If you are a victim of crime, report it immediately to the local police. Dial 911 if you need emergency police assistance.

Remember that local authorities are responsible for investigating and prosecuting crimes that occur on the BES Islands.

Call the U.S. Consulate General Curacao at +5999-461-3066. We can:

  • help you find appropriate medical care
  • assist you in reporting a crime to the police
  • contact relatives or friends with your written consent
  • explain the local criminal justice process in general terms
  • replace a stolen or lost passport
  • provide a list of local attorneys
  • provide our information on victim’s compensation programs in the U.S.
  • provide an emergency loan for repatriation to the United States and/or limited medical support in cases of destitution
  • help you find accommodation and arrange flights home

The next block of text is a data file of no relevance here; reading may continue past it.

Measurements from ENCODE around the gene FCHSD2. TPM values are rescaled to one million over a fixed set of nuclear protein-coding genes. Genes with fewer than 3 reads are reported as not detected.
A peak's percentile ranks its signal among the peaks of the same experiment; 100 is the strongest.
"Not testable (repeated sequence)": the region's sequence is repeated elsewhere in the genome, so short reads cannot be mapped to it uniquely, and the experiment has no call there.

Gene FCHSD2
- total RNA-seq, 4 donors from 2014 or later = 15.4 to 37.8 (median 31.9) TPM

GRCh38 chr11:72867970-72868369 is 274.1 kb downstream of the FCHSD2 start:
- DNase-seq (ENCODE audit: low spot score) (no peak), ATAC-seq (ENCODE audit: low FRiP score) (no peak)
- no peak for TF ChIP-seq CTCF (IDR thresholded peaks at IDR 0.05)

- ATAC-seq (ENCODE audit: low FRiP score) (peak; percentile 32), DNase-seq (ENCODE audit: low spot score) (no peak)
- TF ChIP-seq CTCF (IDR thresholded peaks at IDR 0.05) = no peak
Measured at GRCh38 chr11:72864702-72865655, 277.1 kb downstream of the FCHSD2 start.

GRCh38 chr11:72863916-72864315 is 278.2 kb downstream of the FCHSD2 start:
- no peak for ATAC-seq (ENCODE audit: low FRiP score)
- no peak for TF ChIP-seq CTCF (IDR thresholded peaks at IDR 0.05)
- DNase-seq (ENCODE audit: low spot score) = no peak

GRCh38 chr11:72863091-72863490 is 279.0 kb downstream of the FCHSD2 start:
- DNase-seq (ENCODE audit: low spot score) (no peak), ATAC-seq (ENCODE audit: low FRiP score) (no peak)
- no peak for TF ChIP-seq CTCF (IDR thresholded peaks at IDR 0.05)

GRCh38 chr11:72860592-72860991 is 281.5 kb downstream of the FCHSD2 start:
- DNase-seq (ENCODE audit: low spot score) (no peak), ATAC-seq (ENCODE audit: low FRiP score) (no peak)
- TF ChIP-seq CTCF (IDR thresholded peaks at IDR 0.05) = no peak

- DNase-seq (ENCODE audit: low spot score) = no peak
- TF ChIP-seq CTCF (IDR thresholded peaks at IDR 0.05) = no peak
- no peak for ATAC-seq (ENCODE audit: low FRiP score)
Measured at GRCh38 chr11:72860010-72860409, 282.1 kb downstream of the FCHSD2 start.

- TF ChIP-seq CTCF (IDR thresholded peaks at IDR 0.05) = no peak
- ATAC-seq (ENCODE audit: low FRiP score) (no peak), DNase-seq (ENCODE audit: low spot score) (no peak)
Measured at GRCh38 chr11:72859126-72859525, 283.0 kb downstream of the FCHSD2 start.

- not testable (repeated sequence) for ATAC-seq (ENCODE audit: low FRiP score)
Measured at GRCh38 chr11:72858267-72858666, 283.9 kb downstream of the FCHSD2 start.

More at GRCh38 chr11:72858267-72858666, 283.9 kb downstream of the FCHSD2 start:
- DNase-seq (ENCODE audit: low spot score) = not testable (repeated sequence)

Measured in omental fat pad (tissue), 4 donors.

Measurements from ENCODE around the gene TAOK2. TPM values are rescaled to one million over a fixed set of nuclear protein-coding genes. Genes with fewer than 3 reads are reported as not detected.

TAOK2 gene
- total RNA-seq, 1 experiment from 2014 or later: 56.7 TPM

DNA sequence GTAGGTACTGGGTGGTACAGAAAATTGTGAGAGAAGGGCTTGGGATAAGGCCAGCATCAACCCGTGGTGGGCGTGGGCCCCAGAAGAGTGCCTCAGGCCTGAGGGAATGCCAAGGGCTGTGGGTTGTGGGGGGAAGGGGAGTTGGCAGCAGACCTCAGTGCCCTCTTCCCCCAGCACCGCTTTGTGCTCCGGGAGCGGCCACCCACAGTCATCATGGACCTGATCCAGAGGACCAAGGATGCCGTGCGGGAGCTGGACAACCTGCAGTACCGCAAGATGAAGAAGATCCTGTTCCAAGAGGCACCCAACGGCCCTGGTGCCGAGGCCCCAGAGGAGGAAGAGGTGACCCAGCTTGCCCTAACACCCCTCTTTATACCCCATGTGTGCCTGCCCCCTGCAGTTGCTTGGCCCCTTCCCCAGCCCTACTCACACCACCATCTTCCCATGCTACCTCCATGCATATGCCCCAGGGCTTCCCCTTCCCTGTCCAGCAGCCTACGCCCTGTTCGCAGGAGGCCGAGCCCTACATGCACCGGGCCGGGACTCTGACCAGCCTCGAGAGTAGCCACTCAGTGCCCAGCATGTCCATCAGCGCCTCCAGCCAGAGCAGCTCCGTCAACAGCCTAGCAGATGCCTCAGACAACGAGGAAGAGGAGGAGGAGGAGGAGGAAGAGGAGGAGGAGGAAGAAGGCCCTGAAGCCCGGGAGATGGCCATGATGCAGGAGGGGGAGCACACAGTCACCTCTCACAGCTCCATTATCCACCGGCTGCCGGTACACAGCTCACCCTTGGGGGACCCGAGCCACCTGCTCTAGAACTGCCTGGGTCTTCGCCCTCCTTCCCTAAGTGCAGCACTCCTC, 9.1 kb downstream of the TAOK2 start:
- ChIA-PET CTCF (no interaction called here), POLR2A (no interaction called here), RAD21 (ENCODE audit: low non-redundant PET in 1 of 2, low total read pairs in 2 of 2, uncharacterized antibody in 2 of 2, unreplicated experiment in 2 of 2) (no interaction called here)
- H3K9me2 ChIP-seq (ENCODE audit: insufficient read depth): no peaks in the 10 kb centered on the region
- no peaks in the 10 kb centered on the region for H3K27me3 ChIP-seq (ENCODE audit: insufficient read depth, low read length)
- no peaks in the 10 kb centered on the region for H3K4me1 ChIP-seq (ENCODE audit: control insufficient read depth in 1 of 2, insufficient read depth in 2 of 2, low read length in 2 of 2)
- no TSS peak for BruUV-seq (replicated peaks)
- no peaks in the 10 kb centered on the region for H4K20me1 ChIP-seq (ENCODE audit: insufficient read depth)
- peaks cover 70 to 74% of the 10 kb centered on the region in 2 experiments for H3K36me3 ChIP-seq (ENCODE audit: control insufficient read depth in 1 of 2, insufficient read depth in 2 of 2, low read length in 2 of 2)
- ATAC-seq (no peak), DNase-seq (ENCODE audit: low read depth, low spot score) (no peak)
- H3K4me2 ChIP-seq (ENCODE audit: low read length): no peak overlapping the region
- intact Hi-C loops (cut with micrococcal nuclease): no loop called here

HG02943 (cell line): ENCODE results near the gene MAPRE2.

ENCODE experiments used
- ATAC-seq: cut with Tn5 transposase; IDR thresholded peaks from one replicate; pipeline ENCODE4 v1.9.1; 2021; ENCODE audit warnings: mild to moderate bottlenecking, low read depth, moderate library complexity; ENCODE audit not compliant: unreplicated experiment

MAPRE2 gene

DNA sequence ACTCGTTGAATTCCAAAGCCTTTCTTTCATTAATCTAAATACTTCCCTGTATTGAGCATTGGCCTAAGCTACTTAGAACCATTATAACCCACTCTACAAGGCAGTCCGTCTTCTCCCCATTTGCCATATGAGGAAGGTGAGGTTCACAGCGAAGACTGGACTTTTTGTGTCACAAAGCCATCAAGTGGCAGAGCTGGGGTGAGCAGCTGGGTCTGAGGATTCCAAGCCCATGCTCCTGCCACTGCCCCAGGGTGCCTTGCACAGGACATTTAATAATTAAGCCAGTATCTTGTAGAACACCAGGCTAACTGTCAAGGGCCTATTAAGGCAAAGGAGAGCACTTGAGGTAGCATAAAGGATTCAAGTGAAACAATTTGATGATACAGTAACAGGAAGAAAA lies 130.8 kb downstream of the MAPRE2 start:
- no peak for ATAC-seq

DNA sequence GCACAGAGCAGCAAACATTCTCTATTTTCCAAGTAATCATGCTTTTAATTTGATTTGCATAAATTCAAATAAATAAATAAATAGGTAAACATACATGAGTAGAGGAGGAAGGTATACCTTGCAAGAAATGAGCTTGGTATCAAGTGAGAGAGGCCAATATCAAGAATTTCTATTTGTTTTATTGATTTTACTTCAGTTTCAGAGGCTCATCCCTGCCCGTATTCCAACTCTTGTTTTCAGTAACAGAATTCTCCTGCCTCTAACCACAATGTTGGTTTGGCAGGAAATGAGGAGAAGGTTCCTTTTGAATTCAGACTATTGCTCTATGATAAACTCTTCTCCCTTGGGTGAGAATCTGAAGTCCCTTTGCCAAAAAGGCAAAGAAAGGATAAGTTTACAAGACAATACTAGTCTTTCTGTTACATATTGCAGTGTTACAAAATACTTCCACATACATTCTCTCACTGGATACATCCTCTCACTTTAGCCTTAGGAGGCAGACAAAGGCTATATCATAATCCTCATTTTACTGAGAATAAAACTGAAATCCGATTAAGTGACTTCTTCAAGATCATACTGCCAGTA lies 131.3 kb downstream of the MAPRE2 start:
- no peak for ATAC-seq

For more information, see our webpage on help for U.S. victims of crime overseas.

Domestic Violence: U.S. citizen victims of domestic violence may contact the Consulate for assistance.

For further information:

  • Call us in Washington at 1-888-407-4747 toll-free in the United States and Canada or 1-202-501-4444 from other countries from 8:00 a.m. to 8:00 p.m. Eastern Standard Time, Monday through Friday (except U.S. federal holidays).

Local Laws & Special Circumstances


Criminal Penalties: You are subject to local laws. If you violate local laws, even unknowingly, you may be expelled, arrested, or imprisoned.

Furthermore, some laws are also prosecutable in the U.S., regardless of local law. For examples, see our website on crimes against minors abroad and the Department of Justice website.

Arrest Notification: If you are arrested or detained, ask police or prison officials to notify the U.S. Consulate. See our webpage for further information.

Persons violating the laws of the BES islands, even unknowingly, may be expelled, arrested, or imprisoned. Dutch law allows for suspects to be held by order of a judge without a hearing during an investigation.

Faith-Based Travelers: See the Department of State’s International Religious Freedom Report.

LGBTI Travelers: There are no legal restrictions on same-sex sexual relations or the organization of LGBTI events in the BES islands. See our LGBTI Travel Information page and section 6 of our Human Rights report for further details.